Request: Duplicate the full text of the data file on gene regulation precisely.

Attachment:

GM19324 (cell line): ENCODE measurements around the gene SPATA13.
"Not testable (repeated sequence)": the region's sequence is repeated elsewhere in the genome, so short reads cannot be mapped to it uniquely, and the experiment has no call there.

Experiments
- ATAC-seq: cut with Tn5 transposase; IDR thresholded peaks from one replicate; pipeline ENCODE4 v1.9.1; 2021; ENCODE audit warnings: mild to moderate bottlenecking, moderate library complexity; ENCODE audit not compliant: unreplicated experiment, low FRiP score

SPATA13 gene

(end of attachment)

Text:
GM19324 (cell line): ENCODE measurements around the gene SPATA13.
"Not testable (repeated sequence)": the region's sequence is repeated elsewhere in the genome, so short reads cannot be mapped to it uniquely, and the experiment has no call there.

Experiments
- ATAC-seq: cut with Tn5 transposase; IDR thresholded peaks from one replicate; pipeline ENCODE4 v1.9.1; 2021; ENCODE audit warnings: mild to moderate bottlenecking, moderate library complexity; ENCODE audit not compliant: unreplicated experiment, low FRiP score

SPATA13 gene